“The new set of people did not want to make the same mistake [as Jeremic’s staff], so they have called a tender for aeroplane tickets,” the source continued.

Numerous efforts to contact Ivan Novcic, the 40-year-old director of Aeroklub, have drawn a blank.

According to Serbia’s business registry, APR, Aeroklub Ltd has a staff of only eight. Novcic is cited as sole owner of the firm, which is registered at Bulevar Mihajla Pupina, 87.

However, only a residential building with apartments appears to exist at that address, and BIRN has since learned from Aeroklub that they are based at Bulevar Umetnosti, 2A. The travel agency does not have a website.

Radoslav Sretenovic, Photo by Media Centar

Tennis club tie:

The Foreign Ministry is not the only state institution connected to Jeremic with which Aeroklub has conducted business.

In 2011 the firm won the tender - as the only bidder - to purchase travel tickets for the Tennis Association of Serbia, TSS.

The fact that only one bidder applied for the contract appears unusual, as a public tender was carried out and the so-called “open procedure” allowed all interested parties to apply.

In September 2011 Aeroklub and the tennis club signed a contract for 40,000,000 dinars (about €360,000), almost the same amount that Aeroklub got from the Foreign Ministry the same year.

Dusan Orlandic, director general of the Tennis Association, told BIRN that he knew nothing about the deal and that the association had never had problems in the past with procurements procedures. To avoid any irregularities, they had asked the Serbian Sport Association to call a tender, Orlandic said.

Slaven Radonic, in charge of procurements for the Sport Association, told BIRN that two companies in 2011 bought tender documentation for the bid.

One was Aeroklub, while the other was a firm called Odeon Plus Travel and Service, which later pulled out.

Misa Rovic, Odeon’s director, told BIRN that they dropped their bid after hearing rumours about the Tennis Association’s finances.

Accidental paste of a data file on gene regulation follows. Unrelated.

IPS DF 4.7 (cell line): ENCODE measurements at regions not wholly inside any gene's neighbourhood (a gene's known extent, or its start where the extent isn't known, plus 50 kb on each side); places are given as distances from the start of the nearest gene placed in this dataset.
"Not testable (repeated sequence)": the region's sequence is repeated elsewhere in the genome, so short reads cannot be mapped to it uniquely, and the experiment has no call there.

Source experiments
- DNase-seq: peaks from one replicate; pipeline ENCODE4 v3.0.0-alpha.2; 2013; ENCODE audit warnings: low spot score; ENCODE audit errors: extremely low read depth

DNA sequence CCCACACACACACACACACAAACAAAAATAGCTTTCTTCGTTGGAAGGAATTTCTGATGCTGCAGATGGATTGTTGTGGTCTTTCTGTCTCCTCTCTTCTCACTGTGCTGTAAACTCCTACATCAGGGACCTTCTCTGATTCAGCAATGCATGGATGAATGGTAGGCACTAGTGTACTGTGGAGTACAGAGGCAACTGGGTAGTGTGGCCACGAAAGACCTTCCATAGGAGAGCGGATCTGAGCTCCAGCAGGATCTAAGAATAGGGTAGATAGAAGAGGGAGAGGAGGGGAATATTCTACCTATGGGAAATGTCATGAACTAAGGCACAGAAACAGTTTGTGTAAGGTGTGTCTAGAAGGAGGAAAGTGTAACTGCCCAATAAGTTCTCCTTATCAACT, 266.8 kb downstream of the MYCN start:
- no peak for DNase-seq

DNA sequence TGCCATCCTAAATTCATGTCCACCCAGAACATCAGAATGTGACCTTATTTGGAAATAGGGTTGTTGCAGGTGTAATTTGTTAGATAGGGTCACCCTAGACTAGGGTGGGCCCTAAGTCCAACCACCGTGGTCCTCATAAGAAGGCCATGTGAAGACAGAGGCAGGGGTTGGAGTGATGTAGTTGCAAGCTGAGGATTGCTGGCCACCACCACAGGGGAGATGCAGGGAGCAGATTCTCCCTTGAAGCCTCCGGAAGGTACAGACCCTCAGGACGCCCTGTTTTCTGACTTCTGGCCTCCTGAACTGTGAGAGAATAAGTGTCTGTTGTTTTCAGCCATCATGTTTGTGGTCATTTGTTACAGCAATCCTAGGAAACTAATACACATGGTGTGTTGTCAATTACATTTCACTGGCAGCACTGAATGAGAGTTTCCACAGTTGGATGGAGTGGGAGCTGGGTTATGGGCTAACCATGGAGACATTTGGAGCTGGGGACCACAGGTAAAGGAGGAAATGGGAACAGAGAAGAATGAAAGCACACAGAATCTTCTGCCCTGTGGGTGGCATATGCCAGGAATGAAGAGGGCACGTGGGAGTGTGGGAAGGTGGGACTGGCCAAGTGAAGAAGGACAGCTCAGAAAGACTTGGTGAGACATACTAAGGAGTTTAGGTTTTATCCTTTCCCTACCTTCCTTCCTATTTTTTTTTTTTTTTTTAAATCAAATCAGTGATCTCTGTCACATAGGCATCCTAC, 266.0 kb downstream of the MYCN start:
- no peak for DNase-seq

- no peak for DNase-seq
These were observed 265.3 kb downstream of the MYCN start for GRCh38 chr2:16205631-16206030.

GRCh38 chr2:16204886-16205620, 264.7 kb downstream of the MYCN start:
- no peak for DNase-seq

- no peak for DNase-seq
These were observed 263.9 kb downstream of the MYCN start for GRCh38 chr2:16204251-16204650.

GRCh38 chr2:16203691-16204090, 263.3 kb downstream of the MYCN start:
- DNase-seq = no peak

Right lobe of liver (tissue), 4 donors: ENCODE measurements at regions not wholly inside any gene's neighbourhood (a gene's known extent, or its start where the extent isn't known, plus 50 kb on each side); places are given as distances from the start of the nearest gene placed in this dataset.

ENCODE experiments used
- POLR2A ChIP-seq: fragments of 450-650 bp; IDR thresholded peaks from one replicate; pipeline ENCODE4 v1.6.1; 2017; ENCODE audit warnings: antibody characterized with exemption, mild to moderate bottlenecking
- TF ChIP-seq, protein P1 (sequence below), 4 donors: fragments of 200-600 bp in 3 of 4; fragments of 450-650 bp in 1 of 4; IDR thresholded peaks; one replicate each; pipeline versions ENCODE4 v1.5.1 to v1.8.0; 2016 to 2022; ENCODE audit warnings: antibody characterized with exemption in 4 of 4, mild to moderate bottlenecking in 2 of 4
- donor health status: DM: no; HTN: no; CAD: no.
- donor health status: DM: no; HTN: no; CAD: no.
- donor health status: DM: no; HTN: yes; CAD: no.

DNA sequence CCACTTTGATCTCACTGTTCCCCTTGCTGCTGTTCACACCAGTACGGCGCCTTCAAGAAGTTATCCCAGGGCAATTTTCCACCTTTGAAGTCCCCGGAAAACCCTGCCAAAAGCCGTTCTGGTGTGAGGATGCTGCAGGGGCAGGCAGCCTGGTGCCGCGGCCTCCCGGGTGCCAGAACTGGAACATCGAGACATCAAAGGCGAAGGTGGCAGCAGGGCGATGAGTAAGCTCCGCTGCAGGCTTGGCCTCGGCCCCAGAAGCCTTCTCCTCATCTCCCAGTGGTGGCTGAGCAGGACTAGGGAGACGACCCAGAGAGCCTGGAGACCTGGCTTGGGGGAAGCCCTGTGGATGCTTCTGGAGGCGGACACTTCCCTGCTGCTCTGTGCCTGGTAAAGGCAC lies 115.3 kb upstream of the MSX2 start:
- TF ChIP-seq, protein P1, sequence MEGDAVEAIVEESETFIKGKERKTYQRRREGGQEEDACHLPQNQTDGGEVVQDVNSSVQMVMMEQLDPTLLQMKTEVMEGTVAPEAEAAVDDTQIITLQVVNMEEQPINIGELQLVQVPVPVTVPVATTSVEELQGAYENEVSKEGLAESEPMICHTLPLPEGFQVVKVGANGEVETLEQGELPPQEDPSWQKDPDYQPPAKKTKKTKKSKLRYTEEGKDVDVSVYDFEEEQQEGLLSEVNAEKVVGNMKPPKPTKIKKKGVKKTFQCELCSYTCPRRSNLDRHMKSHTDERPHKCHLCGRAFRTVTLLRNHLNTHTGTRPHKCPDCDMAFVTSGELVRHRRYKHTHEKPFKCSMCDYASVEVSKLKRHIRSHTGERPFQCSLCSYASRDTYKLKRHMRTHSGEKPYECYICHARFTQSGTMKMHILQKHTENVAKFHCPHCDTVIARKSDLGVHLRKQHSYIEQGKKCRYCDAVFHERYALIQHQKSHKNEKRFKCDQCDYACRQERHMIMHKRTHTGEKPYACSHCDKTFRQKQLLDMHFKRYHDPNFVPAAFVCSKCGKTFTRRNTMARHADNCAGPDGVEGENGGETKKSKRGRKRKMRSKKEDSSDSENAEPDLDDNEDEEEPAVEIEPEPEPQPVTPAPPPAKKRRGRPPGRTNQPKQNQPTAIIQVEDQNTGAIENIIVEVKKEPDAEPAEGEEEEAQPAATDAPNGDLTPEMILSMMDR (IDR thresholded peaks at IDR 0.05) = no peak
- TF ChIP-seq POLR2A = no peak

“We have to take into account the creditworthiness of our customers,” Rovic said, refusing to go into details about these reports.

The Tennis Association and Aeroklub drew up a similar contract for a similar amount, namely 40,000,000 dinars, in July 2012.

The travel agency again was one of two firms to buy tender documentation, and again it was the only actual bidder.

The other firm that bought tender documentation this time, the Belgrade-based Intertravel travel agency, failed to apply for the contract.

Ivan Markovic, Intertravel’s chief of finances, said that colleagues working on the case had stopped working for them at the time, so the firm failed to apply to the tender in spite of having bought the documentation.

A source in a travel agency that works for a number of state institutions told BIRN, on condition of anonymity, that key players in the field often reach silent agreements with state bodies.

“Everyone [in the travel agency world] knows who is doing business with whom, so it is unlikely to expect a random travel agency to apply for a tender,“ the source explained.   

The timing of Aeroklub’s businesses with the Tennis Association of Serbia corresponds with the timing of Jeremic’s chairmanship of that association.

As a major tennis fan with close ties to the family of top world player Novak Djokovic, Jeremic has been acting head of the Tennis Association since January 2011, a post to which he was officially appointed in November 2011.